Gluten free pastry options for your tart
The grain free option (in the recipe card)
You’ve got two options pastry wise for your savoury fig tart – nut free or grain free. The nut free version is more akin to a traditional pastry, whereas the grain free version is an almond meal based one. Almond meal is slightly sweeter, so people who have never had it sometimes find it jarring.
The grain free option for this tart involves the use of almond meal and tapioca flour. Together, they create a nutty but light pastry crust that’s super easy to whip up and caters to grain and gluten free diners alike.
The grain free option is the one listed in the recipe card. It’s very straightforward, and is the quickest and easiest option for this tart. If you’d like to make that version, proceed straight to the recipe card.
The nut free option
For the nut free, gluten free pastry, you have plenty of choices. I have just written up a roundup of all my gluten free pastry recipes on my website and in my cookbooks which you can find here.
My top recommendations are:
- The buckwheat puff pastry from my buckwheat e-book (you will need half a batch)
- Gluten free puff pastry (made the traditional way) from Intolerance Friendly Kitchen
- Gluten free rough puff pastry (you will need half a batch)
More gluten free tart and pastry recipes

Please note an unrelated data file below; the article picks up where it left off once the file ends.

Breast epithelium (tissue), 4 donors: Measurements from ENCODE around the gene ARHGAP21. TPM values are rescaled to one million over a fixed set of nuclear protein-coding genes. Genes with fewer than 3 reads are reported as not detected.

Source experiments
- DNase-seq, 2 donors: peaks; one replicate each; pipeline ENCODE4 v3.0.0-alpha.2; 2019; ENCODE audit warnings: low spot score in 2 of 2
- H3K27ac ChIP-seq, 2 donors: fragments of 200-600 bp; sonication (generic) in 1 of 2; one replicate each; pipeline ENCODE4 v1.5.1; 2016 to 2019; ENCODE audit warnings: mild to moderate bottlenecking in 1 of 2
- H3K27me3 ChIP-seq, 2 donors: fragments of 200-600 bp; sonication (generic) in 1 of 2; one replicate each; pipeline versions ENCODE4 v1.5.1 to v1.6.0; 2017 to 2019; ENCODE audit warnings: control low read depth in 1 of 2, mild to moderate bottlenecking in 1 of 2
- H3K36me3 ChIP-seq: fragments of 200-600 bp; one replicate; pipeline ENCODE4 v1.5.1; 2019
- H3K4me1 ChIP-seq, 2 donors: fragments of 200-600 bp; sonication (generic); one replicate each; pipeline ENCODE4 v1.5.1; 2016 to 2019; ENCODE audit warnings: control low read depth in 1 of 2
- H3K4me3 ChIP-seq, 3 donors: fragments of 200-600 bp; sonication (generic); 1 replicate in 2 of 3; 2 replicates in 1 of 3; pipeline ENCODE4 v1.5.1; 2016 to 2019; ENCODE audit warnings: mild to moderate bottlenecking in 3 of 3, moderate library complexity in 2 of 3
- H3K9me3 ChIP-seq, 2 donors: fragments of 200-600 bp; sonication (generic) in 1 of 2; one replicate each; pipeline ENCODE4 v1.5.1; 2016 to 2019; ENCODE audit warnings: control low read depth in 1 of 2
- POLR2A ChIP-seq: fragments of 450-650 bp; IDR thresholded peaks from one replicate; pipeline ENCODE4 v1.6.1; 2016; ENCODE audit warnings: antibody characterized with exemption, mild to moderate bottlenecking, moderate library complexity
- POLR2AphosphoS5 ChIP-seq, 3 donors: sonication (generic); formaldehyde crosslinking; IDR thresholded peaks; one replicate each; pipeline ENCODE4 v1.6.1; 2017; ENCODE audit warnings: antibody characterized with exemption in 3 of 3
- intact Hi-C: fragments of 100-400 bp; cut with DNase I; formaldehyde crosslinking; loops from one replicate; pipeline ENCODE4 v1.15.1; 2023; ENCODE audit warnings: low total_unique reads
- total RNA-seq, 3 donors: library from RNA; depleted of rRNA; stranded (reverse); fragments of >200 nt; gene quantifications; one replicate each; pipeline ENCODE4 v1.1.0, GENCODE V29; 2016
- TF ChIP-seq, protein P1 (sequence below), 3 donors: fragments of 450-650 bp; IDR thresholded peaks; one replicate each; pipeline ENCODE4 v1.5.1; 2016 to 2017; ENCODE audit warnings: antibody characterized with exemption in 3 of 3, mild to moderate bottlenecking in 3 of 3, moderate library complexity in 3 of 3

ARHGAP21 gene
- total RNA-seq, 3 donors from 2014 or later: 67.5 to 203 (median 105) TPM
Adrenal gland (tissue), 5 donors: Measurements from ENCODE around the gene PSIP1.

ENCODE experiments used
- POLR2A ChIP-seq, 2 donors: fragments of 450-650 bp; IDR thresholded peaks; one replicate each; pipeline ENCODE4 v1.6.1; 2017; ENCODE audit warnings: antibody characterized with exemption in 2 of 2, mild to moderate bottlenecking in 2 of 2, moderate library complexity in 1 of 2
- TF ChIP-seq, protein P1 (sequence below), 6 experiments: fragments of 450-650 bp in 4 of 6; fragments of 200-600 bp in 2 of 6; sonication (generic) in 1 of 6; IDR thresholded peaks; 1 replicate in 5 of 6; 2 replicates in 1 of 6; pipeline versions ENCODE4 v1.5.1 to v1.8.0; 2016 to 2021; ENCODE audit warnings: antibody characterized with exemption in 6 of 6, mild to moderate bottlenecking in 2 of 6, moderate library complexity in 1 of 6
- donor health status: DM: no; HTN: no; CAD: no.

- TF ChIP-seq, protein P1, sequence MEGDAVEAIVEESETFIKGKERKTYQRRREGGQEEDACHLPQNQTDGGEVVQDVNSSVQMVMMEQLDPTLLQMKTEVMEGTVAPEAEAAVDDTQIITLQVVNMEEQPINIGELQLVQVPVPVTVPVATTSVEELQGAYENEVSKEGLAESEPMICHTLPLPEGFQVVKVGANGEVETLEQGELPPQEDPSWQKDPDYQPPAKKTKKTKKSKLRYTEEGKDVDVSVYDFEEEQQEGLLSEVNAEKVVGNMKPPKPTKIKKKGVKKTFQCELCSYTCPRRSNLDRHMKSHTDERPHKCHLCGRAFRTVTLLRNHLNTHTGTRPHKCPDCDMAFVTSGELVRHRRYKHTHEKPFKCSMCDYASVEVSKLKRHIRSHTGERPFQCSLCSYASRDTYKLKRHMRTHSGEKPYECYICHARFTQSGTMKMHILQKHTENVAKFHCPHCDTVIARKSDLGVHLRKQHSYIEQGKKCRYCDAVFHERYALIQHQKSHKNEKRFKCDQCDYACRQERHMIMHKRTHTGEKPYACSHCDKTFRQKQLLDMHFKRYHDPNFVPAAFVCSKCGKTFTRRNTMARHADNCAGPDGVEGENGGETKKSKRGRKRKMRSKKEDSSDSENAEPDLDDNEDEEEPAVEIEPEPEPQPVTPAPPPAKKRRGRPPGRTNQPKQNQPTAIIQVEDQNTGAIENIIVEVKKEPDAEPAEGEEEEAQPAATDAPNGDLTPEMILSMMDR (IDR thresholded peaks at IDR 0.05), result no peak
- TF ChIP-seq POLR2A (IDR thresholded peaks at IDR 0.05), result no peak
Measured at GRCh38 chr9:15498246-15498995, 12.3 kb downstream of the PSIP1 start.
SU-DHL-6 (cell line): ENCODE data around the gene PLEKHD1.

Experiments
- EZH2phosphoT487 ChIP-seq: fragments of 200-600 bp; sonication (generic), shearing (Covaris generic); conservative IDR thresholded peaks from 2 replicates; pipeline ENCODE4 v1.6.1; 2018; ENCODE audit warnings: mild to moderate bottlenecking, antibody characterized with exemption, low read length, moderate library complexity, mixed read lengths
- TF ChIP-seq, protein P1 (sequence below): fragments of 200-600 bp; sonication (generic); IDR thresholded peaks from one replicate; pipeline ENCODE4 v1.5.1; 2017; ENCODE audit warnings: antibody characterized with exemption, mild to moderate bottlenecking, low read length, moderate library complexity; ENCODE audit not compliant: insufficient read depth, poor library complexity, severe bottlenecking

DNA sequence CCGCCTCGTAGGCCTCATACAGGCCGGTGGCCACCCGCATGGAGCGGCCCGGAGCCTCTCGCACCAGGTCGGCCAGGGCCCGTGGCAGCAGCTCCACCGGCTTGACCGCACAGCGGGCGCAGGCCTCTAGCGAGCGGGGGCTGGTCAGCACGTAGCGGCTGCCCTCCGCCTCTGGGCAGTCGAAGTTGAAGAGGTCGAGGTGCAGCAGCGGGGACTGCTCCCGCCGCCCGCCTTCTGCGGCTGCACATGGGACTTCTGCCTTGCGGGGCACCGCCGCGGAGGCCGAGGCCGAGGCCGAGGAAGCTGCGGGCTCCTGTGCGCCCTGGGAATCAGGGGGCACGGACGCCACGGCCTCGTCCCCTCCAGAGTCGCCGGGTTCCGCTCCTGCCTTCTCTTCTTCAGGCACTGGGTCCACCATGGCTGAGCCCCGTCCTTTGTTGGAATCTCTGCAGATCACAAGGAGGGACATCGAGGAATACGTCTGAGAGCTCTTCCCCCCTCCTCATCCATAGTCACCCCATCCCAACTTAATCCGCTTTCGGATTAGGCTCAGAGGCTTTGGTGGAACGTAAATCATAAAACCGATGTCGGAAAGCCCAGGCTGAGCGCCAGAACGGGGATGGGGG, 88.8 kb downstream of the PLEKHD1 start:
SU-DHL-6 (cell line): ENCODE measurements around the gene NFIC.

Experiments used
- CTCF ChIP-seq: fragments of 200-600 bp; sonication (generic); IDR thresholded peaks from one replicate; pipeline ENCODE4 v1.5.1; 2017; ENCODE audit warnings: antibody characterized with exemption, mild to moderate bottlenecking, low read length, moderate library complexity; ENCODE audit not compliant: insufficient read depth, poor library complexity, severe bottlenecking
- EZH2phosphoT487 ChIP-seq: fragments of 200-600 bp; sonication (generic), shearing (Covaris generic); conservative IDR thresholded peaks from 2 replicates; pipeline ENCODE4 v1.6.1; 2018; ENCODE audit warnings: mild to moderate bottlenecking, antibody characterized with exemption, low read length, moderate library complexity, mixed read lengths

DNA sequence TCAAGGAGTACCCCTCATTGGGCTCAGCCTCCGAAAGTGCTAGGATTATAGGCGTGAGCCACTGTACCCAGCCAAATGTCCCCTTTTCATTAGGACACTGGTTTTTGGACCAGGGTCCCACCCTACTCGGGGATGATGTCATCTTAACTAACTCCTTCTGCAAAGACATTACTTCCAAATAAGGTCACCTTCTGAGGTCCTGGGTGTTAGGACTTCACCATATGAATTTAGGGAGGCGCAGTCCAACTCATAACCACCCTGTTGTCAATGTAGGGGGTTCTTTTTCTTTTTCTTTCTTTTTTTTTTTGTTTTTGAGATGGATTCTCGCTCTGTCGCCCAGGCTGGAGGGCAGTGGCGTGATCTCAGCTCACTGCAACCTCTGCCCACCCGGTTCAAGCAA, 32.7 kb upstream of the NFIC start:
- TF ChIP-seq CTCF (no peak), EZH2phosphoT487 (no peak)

- Gluten free quiche
- Gluten free pumpkin and sage tart (low FODMAP)
- Spinach and feta rolls that are gluten free and low FODMAP
- Vegetarian, low FODMAP and gluten free sausage rolls
Gluten free savoury fig tart
- 1 x 24cm fluted tart tin
For the roasted pumpkin:
- 600-700 g pumpkin skinned and cut into small cubes (see notes)
- 40ml (2 tablespoons)* olive oil
- Sprigs of thyme optional
- 1 tablespoon* honey
- salt and pepper
For the grain free pastry:
- 150 g blanched almond meal
- 100 g tapioca flour
- 50 g finely and freshly grated parmesan
- 3g (1/2 teaspoon) salt
- 80 g melted butter
For the tart filling:
- 2 extra large eggs
- 250 g ricotta (lactose free if need be)
- seasoning, to your tastes
- zest of 1/2 small lemon
- pinch of nutmeg optional
- around 1/4 cup pine nuts optional, plus extra to finish
- 1/2 – 1 tablespoon balsamic vinegar
- thyme leaves (woody stalks removed and finely chopped) optional
- 1/2 – 1 bunch spring onion greens, washed and finely chopped (optional)
- 75 g finely grated parmesan plus extra to finish
- 50-100 g goat’s cheese plus a little extra to finish
- 3 extra large eggs (reserve a small amount for brushing the pastry)
- 1-2 large figs
- Roasted pumpkin (above)